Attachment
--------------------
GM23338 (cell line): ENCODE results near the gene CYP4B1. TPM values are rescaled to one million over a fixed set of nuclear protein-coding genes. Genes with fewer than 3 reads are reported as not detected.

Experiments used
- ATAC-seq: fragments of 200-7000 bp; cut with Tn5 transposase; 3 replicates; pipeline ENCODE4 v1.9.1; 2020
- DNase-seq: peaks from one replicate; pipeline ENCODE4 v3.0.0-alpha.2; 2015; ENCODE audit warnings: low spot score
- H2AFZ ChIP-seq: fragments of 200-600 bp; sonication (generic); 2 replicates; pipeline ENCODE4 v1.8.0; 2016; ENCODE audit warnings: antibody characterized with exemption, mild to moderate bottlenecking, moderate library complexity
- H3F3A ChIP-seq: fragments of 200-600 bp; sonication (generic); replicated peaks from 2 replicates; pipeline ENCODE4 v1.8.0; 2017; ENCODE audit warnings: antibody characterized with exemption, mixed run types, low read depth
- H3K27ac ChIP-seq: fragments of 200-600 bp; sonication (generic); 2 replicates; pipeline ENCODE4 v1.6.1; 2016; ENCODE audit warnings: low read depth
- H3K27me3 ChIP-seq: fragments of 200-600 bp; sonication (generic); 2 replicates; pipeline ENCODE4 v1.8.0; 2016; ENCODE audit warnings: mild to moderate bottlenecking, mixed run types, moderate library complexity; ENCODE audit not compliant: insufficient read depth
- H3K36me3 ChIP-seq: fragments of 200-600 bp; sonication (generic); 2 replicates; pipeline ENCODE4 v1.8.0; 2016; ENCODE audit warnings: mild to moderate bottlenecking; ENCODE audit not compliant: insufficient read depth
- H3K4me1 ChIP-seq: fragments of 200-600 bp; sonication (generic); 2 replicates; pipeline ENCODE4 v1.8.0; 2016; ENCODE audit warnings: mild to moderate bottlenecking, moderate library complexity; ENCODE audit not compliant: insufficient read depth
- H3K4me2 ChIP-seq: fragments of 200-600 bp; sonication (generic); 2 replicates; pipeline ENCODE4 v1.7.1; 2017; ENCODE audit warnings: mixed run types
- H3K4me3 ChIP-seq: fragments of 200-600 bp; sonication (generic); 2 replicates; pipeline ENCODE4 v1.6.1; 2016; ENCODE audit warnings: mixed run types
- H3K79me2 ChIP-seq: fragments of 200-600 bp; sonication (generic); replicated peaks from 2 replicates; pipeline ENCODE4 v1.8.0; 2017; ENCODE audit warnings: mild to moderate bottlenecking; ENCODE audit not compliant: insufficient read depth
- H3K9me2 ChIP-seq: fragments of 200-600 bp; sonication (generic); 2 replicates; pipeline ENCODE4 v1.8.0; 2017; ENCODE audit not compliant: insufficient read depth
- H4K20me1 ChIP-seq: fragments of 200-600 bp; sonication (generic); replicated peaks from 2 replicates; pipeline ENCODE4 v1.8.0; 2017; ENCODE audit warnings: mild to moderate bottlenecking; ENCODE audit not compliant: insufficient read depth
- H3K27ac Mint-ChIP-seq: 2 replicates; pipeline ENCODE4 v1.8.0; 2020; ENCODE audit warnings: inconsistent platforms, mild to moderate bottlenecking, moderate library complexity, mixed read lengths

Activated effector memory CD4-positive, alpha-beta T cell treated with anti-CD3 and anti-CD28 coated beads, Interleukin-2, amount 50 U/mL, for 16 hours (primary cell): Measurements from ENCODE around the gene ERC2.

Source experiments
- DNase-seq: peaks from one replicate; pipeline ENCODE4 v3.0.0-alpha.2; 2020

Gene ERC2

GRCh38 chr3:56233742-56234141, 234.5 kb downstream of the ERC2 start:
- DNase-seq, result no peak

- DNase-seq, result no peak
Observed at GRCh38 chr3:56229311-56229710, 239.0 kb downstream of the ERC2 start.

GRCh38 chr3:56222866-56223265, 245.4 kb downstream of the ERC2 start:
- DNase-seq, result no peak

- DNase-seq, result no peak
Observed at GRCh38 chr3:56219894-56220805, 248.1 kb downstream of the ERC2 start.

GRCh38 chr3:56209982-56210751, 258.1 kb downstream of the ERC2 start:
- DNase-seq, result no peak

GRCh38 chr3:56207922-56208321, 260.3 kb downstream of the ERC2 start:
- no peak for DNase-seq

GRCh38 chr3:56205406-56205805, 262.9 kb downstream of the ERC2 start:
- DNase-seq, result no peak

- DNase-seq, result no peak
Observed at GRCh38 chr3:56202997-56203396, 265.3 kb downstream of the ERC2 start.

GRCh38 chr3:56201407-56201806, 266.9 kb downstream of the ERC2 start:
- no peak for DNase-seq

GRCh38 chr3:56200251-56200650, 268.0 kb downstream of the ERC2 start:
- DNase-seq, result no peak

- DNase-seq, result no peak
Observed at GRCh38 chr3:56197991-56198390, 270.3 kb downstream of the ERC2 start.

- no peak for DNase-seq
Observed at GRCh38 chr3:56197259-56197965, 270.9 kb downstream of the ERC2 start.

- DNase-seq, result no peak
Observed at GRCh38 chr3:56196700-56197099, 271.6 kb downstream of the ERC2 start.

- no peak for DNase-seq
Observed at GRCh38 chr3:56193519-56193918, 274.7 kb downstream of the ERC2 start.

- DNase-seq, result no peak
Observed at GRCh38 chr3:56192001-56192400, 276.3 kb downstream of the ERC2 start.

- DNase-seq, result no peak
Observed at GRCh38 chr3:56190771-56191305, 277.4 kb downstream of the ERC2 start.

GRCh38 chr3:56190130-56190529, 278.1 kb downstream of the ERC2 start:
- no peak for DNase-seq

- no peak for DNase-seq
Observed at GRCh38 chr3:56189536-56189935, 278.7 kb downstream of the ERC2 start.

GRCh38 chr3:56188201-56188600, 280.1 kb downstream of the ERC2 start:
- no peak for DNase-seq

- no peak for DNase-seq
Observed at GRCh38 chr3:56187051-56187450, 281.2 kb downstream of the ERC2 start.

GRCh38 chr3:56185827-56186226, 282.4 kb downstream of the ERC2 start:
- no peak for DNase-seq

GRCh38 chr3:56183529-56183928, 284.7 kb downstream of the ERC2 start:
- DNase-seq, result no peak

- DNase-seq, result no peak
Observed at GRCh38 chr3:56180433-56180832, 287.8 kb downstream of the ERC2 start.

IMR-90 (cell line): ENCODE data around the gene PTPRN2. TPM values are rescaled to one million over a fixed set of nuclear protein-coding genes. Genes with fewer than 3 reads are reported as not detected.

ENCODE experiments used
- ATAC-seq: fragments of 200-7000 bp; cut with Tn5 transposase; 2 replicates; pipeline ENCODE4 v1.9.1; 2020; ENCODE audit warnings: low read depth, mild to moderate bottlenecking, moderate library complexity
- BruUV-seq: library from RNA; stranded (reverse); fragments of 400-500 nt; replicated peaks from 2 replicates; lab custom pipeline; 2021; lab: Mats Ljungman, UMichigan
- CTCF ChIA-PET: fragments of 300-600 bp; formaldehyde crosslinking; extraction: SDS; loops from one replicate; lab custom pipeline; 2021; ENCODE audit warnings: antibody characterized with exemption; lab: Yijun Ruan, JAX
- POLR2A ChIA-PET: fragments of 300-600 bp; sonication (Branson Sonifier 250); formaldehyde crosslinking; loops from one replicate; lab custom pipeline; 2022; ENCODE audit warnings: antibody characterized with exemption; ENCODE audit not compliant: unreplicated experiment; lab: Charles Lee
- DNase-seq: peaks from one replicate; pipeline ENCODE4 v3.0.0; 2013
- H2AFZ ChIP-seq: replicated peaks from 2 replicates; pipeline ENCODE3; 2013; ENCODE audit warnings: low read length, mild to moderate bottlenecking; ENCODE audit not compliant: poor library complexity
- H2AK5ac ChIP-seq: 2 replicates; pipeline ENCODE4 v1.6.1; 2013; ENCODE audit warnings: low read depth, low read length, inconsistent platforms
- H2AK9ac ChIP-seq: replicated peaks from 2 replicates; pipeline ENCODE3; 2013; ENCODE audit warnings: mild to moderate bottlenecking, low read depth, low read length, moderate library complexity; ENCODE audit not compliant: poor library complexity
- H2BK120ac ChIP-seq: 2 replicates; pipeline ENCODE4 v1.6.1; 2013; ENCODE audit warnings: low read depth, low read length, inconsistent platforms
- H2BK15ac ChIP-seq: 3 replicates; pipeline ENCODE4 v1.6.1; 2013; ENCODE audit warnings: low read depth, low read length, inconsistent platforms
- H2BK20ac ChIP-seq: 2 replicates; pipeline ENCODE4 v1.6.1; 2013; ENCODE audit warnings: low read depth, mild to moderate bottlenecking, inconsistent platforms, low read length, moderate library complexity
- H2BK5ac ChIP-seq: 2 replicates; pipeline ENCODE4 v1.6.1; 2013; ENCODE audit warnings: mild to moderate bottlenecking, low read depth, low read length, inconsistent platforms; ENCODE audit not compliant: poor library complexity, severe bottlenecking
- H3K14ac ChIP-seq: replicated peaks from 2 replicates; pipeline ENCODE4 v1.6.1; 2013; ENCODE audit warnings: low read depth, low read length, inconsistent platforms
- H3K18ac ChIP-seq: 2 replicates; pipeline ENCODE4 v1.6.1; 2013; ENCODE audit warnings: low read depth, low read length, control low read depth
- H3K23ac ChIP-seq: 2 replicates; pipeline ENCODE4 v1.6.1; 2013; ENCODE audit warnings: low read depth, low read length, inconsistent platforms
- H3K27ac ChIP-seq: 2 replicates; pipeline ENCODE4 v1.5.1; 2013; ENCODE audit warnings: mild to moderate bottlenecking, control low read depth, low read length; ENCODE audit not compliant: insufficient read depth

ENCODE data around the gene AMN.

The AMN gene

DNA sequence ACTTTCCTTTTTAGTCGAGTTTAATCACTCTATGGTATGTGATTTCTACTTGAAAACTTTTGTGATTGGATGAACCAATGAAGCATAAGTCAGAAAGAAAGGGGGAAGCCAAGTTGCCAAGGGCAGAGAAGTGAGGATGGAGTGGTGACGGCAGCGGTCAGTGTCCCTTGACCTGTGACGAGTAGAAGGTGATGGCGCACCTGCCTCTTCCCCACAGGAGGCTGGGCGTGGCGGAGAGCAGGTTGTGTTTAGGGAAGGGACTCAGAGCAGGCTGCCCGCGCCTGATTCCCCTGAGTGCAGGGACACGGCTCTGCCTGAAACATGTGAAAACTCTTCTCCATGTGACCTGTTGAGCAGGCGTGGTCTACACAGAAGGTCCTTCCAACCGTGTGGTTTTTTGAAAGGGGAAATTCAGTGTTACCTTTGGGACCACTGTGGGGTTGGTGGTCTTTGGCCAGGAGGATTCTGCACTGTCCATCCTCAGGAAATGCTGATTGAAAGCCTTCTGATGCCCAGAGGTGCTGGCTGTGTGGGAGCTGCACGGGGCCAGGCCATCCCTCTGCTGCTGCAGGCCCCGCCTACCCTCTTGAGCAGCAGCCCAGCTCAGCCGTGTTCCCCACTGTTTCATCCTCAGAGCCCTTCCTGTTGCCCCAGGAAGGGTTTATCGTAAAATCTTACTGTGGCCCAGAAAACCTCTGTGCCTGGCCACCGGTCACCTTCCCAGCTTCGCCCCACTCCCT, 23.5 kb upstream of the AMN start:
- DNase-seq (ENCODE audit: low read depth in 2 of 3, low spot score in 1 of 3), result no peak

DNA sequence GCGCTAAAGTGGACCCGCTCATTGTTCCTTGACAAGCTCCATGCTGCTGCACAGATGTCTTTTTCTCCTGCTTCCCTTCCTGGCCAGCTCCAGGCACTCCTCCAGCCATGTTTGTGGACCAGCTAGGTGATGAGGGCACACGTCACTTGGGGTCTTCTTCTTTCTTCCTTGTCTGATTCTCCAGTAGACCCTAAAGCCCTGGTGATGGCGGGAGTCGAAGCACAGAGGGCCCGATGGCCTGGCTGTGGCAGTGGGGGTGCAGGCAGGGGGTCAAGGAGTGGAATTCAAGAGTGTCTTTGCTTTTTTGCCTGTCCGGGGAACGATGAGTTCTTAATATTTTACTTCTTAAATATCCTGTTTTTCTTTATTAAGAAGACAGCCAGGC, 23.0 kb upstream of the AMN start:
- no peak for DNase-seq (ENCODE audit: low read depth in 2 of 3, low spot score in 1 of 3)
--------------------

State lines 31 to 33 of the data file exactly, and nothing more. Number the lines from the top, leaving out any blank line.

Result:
GRCh38 chr3:56207922-56208321, 260.3 kb downstream of the ERC2 start:
- no peak for DNase-seq

GRCh38 chr3:56205406-56205805, 262.9 kb downstream of the ERC2 start: